Think of a situation when a stock price drops 5% right after you have purchased it. What will you do? Keep holding?
Then it drops 10% further the next day… what will you do?
Many investors are good at determining when to buy a stock, far fewer know when to sell.
When a holding increases in value it is easy to be greedy and think this trend will continue. Investors may decide to sell a portion of their earnings if the stock goes up say 20%, then a bit more at 40% and so on.
What is Investment Risk?
Investment risk can generally be defined as the possibility or likelihood of getting back less money than you put into an investment. In order to build your wealth and beat the eroding impact of inflation over the long term, you’ll probably need to take some short-term risk along the way. Investors are exposed to the variety of risk includes market risk (including price risk, interest rate risk, currency risk), credit risk, liquidity risk and capital risk. The question is, how much is enough investment risk? How much is too much?
The conflict between your financial and emotional needs.
On one hand, you want to grow your money as quickly as possible because that could help you achieve your goals faster. But because of the greater potential for gain, the greater the potential for loss as well. That is a pain everyone wants to avoid.
So, you have a financial need (to grow your capital) which conflicts with your emotional need (not to worry about your money or financial future).
Most of the time, you probably need both stability and growth. You need security and stability of return over the short term. And you need to grow other money in order to achieve your goals that are long-term to overcome inflation.
If that is true, why not determine how money that is much need for each goal and invest accordingly? That is for me makes more sense. By having money invested correctly and matched to the corresponding financial goal, it helps you stick with your long-term strategy.
Most of the time emotion overtook rational and people who have a strong need for short-term security allow that need to influence long-term investment decisions. When that happens, he might move his long-term investments (that offer the potential for long-term growth) into shorter term investment that solves his emotional need for security. He may end up failing to achieve those long-term goals.Thus, it’s important to recognize the potential conflict and costs if he does that.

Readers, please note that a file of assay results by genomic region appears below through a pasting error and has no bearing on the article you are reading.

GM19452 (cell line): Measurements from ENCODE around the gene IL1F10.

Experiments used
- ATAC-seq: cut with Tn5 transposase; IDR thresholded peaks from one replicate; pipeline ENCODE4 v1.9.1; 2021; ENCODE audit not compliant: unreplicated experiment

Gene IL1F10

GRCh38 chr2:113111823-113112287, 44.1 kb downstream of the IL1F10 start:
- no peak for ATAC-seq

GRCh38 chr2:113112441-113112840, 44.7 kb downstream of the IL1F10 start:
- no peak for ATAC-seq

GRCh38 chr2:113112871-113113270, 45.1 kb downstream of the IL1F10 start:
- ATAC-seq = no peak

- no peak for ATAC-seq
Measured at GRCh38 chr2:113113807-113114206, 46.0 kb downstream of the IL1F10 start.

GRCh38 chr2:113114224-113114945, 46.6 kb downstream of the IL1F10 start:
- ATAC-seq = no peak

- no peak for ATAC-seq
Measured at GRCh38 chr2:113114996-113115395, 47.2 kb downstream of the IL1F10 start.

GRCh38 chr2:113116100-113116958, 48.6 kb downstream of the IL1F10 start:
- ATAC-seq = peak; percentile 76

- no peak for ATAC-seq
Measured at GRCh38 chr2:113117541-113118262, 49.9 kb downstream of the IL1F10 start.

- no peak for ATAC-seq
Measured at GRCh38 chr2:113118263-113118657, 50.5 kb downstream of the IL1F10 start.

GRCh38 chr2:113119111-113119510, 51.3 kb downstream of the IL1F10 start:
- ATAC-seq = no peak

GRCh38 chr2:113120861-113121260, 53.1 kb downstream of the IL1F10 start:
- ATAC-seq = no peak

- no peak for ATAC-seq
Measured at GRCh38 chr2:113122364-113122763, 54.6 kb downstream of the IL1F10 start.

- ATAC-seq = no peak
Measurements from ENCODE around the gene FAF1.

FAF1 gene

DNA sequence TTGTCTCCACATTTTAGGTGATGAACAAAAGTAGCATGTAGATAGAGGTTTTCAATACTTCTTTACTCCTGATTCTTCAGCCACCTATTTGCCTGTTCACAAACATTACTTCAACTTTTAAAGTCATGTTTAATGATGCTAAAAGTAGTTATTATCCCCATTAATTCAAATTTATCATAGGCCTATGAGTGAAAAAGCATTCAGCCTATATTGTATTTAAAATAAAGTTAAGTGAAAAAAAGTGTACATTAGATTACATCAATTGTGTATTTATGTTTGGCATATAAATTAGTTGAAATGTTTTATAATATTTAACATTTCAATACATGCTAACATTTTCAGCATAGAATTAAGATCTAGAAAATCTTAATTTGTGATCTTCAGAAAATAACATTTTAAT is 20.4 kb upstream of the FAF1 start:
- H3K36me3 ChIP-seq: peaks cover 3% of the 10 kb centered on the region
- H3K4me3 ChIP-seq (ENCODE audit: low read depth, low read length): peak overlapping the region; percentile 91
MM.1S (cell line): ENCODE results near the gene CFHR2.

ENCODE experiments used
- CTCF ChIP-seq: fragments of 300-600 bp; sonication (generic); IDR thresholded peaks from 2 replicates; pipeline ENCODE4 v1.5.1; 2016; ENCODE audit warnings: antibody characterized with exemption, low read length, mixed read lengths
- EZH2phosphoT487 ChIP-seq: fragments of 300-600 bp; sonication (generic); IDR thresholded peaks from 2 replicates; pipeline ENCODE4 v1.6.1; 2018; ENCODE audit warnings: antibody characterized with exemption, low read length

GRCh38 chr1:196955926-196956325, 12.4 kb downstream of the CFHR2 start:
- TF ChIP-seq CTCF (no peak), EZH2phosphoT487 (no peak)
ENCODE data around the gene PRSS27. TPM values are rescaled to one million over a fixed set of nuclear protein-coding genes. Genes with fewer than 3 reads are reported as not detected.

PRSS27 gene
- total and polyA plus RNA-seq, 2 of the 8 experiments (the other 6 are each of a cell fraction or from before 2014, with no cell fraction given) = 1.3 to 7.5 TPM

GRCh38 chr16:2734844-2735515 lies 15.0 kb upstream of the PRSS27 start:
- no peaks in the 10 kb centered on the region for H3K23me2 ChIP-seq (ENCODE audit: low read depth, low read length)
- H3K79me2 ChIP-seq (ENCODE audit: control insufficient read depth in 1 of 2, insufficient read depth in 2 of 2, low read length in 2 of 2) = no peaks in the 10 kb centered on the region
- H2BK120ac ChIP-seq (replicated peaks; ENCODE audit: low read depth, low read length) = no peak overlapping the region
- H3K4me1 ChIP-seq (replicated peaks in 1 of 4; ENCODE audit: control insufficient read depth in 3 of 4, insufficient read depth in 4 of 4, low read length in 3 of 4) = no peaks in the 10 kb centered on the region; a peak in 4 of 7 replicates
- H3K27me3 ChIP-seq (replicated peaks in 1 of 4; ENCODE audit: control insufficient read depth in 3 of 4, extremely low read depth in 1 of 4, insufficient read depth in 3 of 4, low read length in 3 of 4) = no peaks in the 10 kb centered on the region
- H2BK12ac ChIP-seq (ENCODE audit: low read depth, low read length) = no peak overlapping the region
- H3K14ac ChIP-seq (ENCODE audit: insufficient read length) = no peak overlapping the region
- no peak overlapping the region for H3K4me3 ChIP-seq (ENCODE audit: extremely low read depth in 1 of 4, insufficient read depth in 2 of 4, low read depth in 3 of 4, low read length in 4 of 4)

This is easy to say and hard to do. Now, let’s consider some way to help you implement this solution.
The Power of Emergency Fund
The first order is to set aside enough cash in liquid, safe bank accounts for short-term needs and unexpected problems. This will help make it easier for you to stick to long-term investing – at least from an emotional standpoint. Why? Because you know that no matter what happens in the market or/and during an emergency, you have enough fund to get if needed. That allows you to relax a bit and focus less on the
short-term performance of long-term investments.
Once you build your emergency and short-term fund, it’s time to set aside money to fund your mid-term and long-term goals.
Having a Diversified Portfolio is Critical
Putting all egg in one basket and selecting the timing of when to sell and take profit can be a difficult decision to make.
Some people like to gain fast so they speculate on what’s going to happen to gold, tech stocks, oil price etc. That often ends up costing investors more compared to conservative investments.
Diversify by spreading your capital across different investments to reduce your overall investment risk. Diversification is a vital strategy for all investors.This practice is designed to help reduce the volatility of your portfolio over time.
It’s true that the past is no guarantee of the future but in order to make a rational decision, you have to use some parameters. The bottom line is, the longer you invest, the more opportunity you have to smooth out returns – to allow the good years to offset any bad years.
What is most important is to achieve your goals. It would be nice if the 20-year sail is as smooth as possible. But what’s most important to you is to achieve your goal 20 years from now. That should be more important than eliminating all short-term volatility.
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